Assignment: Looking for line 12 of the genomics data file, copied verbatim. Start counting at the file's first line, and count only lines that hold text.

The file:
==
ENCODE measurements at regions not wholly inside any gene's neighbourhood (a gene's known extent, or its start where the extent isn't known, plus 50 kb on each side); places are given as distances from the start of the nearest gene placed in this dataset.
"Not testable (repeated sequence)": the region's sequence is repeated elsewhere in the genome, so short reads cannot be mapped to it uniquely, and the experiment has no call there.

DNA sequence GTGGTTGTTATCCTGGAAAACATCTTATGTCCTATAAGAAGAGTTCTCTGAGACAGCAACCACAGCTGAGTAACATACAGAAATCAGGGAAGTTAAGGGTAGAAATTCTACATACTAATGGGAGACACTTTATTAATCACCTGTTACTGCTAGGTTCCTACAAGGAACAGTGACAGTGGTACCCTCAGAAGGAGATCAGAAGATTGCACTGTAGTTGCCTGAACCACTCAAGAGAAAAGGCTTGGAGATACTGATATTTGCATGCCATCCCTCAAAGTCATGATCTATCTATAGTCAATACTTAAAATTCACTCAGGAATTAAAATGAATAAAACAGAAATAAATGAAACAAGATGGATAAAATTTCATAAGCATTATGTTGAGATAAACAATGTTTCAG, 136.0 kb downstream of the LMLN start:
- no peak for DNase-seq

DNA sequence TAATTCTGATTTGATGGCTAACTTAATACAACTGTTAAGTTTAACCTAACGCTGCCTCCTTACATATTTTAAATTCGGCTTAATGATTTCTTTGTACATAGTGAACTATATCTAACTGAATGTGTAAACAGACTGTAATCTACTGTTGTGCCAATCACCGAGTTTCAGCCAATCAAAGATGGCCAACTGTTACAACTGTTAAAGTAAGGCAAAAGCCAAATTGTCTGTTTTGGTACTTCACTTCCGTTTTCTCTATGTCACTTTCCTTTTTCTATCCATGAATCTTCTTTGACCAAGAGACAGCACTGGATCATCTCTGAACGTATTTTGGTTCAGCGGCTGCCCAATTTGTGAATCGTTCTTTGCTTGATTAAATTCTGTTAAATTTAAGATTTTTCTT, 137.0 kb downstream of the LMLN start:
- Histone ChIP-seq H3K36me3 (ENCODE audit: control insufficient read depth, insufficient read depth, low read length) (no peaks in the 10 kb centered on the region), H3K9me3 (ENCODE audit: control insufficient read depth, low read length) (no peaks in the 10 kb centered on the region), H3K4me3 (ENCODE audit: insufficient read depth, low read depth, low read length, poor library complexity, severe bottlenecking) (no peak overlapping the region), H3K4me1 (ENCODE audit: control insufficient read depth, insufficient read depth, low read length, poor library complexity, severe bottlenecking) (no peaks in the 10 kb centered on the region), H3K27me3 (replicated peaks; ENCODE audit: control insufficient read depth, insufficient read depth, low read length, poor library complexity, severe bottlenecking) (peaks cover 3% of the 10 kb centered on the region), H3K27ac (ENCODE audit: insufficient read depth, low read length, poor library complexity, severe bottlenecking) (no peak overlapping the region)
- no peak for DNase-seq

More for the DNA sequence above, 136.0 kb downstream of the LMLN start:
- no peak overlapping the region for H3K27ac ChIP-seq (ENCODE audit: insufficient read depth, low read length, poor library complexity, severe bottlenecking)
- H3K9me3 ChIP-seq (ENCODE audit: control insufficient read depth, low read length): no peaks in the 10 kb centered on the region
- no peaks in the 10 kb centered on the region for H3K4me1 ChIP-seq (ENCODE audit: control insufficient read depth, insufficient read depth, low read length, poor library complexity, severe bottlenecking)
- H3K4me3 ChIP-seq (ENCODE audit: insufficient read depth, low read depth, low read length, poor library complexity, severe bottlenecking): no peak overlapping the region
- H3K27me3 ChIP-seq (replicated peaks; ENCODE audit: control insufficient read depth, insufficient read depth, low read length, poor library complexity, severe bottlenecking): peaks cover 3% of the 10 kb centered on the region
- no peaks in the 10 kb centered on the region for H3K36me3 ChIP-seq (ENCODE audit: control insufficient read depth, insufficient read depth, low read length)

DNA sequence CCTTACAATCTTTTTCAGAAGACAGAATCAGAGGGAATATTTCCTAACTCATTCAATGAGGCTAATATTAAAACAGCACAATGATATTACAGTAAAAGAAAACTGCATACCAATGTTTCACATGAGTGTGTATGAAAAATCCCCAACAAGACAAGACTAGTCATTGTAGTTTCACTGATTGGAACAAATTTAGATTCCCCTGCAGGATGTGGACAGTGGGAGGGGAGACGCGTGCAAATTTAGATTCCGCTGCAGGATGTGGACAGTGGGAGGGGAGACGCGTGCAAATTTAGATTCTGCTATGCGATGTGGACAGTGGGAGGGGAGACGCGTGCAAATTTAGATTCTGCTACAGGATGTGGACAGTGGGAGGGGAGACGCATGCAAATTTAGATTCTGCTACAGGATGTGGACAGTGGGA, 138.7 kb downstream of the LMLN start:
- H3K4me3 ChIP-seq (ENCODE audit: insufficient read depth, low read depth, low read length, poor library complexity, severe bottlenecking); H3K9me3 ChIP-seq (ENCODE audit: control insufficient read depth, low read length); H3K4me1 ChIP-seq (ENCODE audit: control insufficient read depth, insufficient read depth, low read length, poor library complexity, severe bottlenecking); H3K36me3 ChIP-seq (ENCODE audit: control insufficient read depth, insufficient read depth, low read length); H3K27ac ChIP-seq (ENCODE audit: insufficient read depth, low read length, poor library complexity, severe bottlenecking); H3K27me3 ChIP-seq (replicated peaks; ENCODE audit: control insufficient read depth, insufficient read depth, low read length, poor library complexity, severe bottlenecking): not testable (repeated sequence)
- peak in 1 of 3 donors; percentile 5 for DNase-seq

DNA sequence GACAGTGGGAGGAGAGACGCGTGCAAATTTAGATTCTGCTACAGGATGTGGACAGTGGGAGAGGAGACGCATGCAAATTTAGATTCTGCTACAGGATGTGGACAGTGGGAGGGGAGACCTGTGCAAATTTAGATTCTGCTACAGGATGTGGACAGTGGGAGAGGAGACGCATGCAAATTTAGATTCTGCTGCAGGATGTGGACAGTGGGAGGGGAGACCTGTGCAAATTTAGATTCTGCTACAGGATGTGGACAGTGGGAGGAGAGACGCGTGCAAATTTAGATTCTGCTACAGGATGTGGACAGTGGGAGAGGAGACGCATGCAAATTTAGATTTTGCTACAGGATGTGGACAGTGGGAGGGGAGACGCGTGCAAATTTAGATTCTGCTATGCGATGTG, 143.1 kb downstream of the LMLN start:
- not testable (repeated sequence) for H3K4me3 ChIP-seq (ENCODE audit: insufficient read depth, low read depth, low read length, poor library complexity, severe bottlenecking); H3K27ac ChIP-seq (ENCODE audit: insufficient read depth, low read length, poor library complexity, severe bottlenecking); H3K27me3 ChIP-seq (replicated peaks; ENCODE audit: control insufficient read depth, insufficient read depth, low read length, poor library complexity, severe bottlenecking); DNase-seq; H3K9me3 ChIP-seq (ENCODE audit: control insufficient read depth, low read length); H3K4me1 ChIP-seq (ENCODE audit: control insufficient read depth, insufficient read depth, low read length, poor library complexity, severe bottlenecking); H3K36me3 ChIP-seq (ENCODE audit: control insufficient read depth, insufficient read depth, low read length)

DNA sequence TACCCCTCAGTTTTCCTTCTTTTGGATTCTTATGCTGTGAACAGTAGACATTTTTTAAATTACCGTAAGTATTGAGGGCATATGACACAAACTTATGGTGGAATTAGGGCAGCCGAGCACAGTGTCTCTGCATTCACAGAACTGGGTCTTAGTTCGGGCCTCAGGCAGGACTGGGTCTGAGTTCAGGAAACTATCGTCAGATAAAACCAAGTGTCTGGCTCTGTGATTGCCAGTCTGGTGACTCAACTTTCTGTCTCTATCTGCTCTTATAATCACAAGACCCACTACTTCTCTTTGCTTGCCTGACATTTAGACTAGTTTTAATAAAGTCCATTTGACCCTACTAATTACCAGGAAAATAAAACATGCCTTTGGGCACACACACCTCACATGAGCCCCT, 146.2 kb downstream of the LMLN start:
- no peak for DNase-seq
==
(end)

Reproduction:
- H3K4me3 ChIP-seq (ENCODE audit: insufficient read depth, low read depth, low read length, poor library complexity, severe bottlenecking): no peak overlapping the region